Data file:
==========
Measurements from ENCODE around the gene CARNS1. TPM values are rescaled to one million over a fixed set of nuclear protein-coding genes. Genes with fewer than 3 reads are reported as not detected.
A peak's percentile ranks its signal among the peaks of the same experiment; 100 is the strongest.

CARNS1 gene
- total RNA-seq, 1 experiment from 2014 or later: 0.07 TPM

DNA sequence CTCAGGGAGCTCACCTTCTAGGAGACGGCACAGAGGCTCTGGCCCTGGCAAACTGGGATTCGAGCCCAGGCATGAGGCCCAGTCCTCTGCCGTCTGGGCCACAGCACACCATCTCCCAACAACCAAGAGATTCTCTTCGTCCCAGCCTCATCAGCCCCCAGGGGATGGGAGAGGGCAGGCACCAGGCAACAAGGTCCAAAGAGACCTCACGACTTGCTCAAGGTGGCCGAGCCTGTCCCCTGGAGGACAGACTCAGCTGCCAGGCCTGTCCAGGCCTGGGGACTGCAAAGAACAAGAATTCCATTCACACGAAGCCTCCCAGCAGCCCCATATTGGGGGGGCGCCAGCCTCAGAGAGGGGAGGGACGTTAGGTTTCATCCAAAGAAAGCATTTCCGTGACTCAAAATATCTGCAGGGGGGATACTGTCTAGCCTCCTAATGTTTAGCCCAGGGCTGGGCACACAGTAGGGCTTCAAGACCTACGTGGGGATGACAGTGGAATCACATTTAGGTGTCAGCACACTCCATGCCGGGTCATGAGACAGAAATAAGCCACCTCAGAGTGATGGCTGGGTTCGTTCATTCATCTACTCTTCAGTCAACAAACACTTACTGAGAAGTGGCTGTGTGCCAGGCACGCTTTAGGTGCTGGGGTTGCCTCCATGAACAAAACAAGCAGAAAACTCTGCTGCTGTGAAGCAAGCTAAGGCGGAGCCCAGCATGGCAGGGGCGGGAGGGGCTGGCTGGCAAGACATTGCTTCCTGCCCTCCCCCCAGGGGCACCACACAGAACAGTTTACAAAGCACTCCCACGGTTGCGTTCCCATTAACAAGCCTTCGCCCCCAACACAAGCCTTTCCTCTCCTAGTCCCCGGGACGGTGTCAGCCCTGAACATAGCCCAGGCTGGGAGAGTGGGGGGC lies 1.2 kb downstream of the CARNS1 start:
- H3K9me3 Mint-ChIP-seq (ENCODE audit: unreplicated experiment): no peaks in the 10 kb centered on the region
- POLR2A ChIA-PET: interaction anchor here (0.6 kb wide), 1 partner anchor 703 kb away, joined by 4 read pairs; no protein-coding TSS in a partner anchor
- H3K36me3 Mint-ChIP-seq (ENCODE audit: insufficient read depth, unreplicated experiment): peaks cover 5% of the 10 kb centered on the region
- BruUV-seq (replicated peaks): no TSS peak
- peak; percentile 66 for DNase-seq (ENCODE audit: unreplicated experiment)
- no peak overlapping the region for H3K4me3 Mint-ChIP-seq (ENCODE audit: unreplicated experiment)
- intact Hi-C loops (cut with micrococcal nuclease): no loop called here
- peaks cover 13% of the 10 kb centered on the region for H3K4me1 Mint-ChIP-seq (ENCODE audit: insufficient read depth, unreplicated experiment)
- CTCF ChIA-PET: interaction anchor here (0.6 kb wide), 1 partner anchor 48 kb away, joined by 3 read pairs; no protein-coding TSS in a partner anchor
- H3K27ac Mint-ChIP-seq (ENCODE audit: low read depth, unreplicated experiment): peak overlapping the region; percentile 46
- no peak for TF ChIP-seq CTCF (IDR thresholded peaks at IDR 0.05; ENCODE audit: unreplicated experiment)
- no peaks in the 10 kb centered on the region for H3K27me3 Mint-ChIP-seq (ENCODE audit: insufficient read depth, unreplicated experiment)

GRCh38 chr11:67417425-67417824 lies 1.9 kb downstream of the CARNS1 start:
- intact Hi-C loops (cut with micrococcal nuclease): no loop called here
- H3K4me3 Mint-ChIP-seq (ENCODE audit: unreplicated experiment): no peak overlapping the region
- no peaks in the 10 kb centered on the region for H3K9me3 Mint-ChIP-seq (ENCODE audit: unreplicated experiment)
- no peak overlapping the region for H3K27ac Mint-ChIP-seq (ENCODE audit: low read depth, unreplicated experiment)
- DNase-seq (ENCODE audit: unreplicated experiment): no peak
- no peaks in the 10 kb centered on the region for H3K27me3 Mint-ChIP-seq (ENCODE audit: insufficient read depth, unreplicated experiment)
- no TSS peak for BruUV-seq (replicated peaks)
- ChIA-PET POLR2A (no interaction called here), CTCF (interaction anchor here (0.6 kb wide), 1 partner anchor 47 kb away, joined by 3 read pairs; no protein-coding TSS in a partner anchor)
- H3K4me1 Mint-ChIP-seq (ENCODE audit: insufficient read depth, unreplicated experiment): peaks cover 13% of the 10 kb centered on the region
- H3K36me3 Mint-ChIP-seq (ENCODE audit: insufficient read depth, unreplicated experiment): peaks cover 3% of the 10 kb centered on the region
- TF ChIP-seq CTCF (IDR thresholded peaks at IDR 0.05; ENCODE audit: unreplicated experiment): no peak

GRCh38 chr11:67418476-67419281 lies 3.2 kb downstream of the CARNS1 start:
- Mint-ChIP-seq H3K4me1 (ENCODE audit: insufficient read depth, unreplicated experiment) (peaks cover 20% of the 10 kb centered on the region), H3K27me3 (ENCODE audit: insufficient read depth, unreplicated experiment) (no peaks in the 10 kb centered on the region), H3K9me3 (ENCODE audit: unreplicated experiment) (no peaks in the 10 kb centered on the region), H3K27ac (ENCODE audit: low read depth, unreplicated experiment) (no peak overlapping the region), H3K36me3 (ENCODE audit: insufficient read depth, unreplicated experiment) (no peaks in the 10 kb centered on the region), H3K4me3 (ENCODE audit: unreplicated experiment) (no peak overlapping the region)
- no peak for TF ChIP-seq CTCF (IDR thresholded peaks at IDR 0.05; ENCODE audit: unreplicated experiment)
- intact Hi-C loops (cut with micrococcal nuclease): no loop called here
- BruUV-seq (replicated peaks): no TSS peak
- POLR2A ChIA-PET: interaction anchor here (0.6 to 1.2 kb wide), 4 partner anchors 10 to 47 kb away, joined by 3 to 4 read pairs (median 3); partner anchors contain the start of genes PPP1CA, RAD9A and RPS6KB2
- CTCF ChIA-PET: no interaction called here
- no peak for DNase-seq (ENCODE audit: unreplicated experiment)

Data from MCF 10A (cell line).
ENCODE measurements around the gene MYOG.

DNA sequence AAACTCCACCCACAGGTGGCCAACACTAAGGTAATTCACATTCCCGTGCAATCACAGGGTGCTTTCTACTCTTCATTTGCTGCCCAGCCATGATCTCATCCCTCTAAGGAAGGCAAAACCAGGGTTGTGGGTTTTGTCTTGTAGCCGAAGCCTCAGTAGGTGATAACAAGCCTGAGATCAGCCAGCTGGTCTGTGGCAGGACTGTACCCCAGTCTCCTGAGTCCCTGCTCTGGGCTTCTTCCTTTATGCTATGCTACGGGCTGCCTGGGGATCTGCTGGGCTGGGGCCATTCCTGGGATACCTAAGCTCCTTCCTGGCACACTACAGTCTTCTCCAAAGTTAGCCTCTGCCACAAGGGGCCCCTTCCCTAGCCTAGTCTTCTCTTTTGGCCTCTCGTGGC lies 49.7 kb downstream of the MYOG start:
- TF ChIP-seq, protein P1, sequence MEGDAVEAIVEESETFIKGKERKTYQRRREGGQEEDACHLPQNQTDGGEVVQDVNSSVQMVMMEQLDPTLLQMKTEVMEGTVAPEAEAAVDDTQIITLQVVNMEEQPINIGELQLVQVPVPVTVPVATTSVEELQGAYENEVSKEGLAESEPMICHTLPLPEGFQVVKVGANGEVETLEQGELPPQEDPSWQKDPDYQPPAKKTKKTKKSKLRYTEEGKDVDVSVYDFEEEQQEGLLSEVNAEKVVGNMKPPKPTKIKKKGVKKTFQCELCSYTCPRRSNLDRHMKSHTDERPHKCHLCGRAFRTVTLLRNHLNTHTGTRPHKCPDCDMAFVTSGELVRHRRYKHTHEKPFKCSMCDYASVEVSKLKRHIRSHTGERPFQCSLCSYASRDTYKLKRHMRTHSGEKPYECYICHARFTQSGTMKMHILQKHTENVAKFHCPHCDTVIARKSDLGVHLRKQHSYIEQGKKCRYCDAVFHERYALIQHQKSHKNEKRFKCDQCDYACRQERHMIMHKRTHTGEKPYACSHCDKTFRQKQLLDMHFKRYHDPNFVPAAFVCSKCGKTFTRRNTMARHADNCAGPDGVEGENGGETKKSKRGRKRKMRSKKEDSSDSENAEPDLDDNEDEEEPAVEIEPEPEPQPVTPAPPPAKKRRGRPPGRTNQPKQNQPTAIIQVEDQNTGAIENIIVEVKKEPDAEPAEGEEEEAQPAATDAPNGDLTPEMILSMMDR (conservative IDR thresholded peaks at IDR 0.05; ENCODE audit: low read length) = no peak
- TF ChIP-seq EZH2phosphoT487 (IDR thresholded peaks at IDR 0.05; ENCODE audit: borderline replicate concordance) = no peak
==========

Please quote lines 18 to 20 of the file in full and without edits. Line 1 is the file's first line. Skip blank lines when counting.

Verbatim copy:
GRCh38 chr11:67417425-67417824 lies 1.9 kb downstream of the CARNS1 start:
- intact Hi-C loops (cut with micrococcal nuclease): no loop called here
- H3K4me3 Mint-ChIP-seq (ENCODE audit: unreplicated experiment): no peak overlapping the region